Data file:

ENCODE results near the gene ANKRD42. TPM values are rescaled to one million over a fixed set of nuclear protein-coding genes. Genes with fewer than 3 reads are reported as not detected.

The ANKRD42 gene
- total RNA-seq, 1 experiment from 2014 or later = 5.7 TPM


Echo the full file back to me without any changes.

ENCODE results near the gene ANKRD42. TPM values are rescaled to one million over a fixed set of nuclear protein-coding genes. Genes with fewer than 3 reads are reported as not detected.

The ANKRD42 gene
- total RNA-seq, 1 experiment from 2014 or later = 5.7 TPM